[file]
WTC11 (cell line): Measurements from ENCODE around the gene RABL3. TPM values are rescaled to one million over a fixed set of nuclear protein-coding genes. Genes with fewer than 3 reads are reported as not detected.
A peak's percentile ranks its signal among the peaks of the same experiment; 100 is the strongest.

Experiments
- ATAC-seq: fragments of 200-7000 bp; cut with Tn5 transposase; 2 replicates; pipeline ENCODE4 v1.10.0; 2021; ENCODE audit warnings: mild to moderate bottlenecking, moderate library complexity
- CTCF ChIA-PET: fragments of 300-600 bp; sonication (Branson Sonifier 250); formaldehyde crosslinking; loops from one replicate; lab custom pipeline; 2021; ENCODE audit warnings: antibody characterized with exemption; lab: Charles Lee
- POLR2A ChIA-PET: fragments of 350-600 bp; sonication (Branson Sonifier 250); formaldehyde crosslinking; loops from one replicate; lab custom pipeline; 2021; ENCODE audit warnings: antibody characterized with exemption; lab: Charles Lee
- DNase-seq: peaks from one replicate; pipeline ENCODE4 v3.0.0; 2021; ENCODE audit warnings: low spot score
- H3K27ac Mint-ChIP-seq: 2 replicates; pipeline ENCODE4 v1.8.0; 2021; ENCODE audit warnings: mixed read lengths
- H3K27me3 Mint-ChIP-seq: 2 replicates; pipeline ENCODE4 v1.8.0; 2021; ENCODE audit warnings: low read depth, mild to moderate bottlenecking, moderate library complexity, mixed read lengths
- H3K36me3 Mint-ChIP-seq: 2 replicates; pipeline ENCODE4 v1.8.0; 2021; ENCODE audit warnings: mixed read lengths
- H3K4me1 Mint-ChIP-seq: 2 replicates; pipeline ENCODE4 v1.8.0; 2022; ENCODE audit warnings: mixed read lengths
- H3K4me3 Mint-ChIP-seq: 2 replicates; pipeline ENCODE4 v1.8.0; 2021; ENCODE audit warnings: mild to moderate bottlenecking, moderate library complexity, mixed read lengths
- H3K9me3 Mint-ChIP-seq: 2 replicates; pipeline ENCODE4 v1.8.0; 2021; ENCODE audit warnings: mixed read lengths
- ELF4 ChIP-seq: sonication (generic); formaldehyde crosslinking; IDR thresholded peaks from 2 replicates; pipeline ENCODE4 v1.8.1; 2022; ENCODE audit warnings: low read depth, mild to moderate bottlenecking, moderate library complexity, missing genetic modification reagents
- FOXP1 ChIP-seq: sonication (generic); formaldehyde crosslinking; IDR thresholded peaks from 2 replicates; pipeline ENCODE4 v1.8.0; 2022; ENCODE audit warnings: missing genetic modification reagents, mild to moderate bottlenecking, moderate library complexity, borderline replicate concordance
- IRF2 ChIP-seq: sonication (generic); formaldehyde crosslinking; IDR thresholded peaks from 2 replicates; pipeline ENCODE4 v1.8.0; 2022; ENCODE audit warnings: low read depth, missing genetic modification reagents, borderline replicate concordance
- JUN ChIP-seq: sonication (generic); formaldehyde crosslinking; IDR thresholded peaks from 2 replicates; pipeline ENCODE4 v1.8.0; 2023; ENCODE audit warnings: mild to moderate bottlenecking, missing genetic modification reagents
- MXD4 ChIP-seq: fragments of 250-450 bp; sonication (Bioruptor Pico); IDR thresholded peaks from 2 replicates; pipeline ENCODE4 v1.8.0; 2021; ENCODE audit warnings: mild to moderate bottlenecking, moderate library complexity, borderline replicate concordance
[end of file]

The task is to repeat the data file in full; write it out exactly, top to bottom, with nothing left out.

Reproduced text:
WTC11 (cell line): Measurements from ENCODE around the gene RABL3. TPM values are rescaled to one million over a fixed set of nuclear protein-coding genes. Genes with fewer than 3 reads are reported as not detected.
A peak's percentile ranks its signal among the peaks of the same experiment; 100 is the strongest.

Experiments
- ATAC-seq: fragments of 200-7000 bp; cut with Tn5 transposase; 2 replicates; pipeline ENCODE4 v1.10.0; 2021; ENCODE audit warnings: mild to moderate bottlenecking, moderate library complexity
- CTCF ChIA-PET: fragments of 300-600 bp; sonication (Branson Sonifier 250); formaldehyde crosslinking; loops from one replicate; lab custom pipeline; 2021; ENCODE audit warnings: antibody characterized with exemption; lab: Charles Lee
- POLR2A ChIA-PET: fragments of 350-600 bp; sonication (Branson Sonifier 250); formaldehyde crosslinking; loops from one replicate; lab custom pipeline; 2021; ENCODE audit warnings: antibody characterized with exemption; lab: Charles Lee
- DNase-seq: peaks from one replicate; pipeline ENCODE4 v3.0.0; 2021; ENCODE audit warnings: low spot score
- H3K27ac Mint-ChIP-seq: 2 replicates; pipeline ENCODE4 v1.8.0; 2021; ENCODE audit warnings: mixed read lengths
- H3K27me3 Mint-ChIP-seq: 2 replicates; pipeline ENCODE4 v1.8.0; 2021; ENCODE audit warnings: low read depth, mild to moderate bottlenecking, moderate library complexity, mixed read lengths
- H3K36me3 Mint-ChIP-seq: 2 replicates; pipeline ENCODE4 v1.8.0; 2021; ENCODE audit warnings: mixed read lengths
- H3K4me1 Mint-ChIP-seq: 2 replicates; pipeline ENCODE4 v1.8.0; 2022; ENCODE audit warnings: mixed read lengths
- H3K4me3 Mint-ChIP-seq: 2 replicates; pipeline ENCODE4 v1.8.0; 2021; ENCODE audit warnings: mild to moderate bottlenecking, moderate library complexity, mixed read lengths
- H3K9me3 Mint-ChIP-seq: 2 replicates; pipeline ENCODE4 v1.8.0; 2021; ENCODE audit warnings: mixed read lengths
- ELF4 ChIP-seq: sonication (generic); formaldehyde crosslinking; IDR thresholded peaks from 2 replicates; pipeline ENCODE4 v1.8.1; 2022; ENCODE audit warnings: low read depth, mild to moderate bottlenecking, moderate library complexity, missing genetic modification reagents
- FOXP1 ChIP-seq: sonication (generic); formaldehyde crosslinking; IDR thresholded peaks from 2 replicates; pipeline ENCODE4 v1.8.0; 2022; ENCODE audit warnings: missing genetic modification reagents, mild to moderate bottlenecking, moderate library complexity, borderline replicate concordance
- IRF2 ChIP-seq: sonication (generic); formaldehyde crosslinking; IDR thresholded peaks from 2 replicates; pipeline ENCODE4 v1.8.0; 2022; ENCODE audit warnings: low read depth, missing genetic modification reagents, borderline replicate concordance
- JUN ChIP-seq: sonication (generic); formaldehyde crosslinking; IDR thresholded peaks from 2 replicates; pipeline ENCODE4 v1.8.0; 2023; ENCODE audit warnings: mild to moderate bottlenecking, missing genetic modification reagents
- MXD4 ChIP-seq: fragments of 250-450 bp; sonication (Bioruptor Pico); IDR thresholded peaks from 2 replicates; pipeline ENCODE4 v1.8.0; 2021; ENCODE audit warnings: mild to moderate bottlenecking, moderate library complexity, borderline replicate concordance